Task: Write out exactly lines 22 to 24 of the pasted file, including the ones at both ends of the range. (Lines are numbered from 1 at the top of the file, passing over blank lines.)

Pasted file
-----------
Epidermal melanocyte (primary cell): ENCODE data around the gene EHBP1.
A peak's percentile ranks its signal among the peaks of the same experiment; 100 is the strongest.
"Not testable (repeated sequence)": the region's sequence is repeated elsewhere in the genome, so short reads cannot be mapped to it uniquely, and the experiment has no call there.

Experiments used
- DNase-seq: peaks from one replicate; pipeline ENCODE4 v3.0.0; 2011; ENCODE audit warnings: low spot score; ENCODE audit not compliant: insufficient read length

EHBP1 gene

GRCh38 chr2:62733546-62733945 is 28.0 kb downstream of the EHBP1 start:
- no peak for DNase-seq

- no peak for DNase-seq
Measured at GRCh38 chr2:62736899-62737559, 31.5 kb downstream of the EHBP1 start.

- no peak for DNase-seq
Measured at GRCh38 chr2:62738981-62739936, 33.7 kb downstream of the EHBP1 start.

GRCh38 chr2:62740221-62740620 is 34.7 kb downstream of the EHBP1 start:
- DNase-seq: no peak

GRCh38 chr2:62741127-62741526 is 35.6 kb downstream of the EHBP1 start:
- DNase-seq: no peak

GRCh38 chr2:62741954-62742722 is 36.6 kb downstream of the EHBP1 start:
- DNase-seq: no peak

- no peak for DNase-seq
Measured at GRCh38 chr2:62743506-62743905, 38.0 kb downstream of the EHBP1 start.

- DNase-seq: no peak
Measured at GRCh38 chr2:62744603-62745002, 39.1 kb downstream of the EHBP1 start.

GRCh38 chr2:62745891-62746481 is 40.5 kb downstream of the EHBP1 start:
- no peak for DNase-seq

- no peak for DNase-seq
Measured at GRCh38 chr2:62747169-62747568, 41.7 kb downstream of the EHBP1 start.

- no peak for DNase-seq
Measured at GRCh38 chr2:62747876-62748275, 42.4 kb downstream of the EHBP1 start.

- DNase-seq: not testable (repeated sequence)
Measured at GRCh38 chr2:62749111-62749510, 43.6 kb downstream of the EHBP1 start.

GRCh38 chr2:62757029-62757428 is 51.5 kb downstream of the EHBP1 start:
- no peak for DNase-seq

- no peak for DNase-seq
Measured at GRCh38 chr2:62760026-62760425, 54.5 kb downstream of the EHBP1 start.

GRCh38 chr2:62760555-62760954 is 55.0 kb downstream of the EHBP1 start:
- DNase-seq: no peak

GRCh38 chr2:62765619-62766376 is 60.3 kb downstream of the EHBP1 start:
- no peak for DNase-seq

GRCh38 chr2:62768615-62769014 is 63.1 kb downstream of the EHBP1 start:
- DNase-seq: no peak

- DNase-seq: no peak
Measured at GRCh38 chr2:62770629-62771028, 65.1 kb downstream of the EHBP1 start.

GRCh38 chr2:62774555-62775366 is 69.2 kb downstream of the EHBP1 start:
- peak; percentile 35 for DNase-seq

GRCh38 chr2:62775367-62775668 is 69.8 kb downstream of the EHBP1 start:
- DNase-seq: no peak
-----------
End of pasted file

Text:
Measured at GRCh38 chr2:62744603-62745002, 39.1 kb downstream of the EHBP1 start.

GRCh38 chr2:62745891-62746481 is 40.5 kb downstream of the EHBP1 start:
- no peak for DNase-seq